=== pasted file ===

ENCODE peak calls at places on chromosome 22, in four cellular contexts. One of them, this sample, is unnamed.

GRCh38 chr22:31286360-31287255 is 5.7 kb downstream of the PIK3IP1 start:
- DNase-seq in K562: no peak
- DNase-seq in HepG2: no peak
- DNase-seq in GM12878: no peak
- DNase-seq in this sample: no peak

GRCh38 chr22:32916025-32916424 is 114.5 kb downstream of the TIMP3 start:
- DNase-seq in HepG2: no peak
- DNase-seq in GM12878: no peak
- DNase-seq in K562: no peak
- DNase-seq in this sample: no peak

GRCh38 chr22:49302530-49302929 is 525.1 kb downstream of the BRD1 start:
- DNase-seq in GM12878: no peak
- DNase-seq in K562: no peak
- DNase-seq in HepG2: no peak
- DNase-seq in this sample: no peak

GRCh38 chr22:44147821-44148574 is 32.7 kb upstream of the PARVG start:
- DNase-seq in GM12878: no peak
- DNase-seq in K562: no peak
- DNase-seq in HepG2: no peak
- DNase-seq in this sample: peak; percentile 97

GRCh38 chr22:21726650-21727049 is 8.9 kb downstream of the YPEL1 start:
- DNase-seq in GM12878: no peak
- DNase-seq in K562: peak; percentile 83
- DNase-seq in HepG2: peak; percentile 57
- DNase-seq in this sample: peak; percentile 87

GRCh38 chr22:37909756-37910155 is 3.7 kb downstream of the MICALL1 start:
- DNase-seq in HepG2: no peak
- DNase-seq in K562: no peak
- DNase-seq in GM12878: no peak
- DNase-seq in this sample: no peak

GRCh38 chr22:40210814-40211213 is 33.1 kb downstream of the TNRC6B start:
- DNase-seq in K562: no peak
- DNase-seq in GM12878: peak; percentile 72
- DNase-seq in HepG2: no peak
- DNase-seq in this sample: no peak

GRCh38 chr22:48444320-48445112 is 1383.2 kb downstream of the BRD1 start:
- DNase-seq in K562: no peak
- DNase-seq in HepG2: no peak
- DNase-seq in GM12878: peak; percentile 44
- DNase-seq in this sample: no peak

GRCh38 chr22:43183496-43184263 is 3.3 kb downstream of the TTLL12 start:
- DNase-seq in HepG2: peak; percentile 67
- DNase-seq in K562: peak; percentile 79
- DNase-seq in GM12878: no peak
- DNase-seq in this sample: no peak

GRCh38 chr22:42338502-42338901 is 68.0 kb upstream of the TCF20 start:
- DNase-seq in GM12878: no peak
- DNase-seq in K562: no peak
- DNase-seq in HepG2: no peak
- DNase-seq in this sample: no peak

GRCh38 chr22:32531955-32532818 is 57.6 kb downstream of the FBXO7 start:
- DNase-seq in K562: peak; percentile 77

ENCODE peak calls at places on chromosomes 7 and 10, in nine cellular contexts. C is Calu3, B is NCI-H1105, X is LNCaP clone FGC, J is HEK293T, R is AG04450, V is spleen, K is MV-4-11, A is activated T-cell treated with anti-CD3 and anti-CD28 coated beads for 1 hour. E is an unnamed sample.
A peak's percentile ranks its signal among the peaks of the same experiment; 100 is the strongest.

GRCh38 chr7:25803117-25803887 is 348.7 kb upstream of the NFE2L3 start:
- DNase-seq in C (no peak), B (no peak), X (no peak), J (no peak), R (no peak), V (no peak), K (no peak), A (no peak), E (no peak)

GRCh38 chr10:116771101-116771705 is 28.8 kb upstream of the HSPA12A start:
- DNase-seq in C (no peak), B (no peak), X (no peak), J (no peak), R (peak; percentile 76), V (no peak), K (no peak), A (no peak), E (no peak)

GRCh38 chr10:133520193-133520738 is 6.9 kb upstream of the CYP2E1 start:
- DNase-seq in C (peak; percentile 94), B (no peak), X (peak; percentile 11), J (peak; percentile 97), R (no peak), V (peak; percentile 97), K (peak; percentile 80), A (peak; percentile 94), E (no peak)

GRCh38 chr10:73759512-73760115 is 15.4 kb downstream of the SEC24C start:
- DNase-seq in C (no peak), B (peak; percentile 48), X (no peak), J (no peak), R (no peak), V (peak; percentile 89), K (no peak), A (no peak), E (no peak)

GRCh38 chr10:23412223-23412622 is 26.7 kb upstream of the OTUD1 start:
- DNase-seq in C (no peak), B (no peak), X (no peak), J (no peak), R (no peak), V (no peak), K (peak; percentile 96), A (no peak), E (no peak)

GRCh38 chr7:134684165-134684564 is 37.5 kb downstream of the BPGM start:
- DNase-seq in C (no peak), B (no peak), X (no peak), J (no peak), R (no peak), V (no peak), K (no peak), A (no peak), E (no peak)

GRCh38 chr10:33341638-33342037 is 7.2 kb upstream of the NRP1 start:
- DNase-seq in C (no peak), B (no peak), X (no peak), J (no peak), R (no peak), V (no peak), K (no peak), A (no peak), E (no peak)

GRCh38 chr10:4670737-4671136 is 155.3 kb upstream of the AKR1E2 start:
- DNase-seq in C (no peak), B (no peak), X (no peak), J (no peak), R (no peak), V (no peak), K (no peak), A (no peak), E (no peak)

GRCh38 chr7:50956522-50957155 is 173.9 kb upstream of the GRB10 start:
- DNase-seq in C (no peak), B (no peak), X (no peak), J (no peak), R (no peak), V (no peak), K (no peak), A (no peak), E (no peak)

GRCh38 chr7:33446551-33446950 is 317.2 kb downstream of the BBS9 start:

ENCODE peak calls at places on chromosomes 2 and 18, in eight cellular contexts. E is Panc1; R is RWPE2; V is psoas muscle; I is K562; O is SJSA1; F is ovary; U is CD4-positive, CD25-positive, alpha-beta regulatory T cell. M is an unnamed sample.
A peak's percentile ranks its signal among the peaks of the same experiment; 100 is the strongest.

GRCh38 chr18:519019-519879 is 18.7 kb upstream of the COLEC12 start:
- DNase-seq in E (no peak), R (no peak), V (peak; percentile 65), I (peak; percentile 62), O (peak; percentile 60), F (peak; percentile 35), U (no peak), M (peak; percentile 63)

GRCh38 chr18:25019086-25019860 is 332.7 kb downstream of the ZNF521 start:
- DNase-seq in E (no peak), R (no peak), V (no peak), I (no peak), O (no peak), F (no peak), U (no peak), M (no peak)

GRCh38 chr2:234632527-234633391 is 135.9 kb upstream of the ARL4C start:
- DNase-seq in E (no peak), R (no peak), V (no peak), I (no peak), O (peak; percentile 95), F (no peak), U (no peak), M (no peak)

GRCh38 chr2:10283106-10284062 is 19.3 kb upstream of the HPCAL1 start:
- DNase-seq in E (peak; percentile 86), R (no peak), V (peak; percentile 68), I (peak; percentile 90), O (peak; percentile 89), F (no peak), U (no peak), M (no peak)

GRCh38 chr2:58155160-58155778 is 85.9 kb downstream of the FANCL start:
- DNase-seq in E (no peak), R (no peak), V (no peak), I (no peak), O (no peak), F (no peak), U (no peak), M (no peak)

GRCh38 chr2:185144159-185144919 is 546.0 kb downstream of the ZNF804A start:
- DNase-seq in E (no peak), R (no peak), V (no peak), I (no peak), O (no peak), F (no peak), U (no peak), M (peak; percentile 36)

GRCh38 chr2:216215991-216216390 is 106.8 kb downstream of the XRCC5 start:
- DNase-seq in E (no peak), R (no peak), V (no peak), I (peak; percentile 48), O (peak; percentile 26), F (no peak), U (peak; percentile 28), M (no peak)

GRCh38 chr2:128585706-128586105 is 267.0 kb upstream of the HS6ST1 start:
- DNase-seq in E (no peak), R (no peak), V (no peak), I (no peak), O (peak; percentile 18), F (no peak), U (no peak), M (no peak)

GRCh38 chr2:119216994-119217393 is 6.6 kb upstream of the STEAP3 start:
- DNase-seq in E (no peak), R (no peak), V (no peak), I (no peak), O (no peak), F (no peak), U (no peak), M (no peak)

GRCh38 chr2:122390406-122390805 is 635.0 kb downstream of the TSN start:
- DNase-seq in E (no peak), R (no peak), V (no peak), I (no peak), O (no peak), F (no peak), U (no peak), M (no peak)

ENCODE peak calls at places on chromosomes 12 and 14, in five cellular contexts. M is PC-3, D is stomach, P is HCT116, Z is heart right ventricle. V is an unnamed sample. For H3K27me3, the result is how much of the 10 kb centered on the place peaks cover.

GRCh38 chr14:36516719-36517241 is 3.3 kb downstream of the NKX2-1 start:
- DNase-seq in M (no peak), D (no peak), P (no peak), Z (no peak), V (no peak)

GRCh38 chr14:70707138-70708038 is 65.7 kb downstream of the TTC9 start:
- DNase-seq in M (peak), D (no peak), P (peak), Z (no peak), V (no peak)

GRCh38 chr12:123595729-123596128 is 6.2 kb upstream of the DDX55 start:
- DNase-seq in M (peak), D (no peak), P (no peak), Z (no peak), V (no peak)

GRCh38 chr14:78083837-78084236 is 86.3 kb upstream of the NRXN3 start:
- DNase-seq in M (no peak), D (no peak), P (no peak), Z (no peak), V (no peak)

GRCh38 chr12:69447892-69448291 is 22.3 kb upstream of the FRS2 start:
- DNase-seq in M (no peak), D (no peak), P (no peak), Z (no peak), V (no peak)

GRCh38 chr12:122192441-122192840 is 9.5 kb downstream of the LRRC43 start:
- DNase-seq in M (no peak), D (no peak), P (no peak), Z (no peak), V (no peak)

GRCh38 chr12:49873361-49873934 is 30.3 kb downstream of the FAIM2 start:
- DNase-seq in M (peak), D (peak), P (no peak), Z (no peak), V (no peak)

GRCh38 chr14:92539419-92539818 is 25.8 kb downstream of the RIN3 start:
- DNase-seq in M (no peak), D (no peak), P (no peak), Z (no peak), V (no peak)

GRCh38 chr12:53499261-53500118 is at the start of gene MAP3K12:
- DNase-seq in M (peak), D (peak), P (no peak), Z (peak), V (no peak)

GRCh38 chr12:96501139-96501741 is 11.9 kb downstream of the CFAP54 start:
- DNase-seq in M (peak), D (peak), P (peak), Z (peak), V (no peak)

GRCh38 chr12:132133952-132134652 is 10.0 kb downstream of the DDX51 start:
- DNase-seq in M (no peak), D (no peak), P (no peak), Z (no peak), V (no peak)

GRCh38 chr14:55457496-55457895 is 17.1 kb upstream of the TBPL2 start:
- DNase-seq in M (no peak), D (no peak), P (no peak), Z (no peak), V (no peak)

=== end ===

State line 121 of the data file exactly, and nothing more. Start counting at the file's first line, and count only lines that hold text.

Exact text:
- DNase-seq in M (no peak), D (no peak), P (no peak), Z (no peak), V (no peak)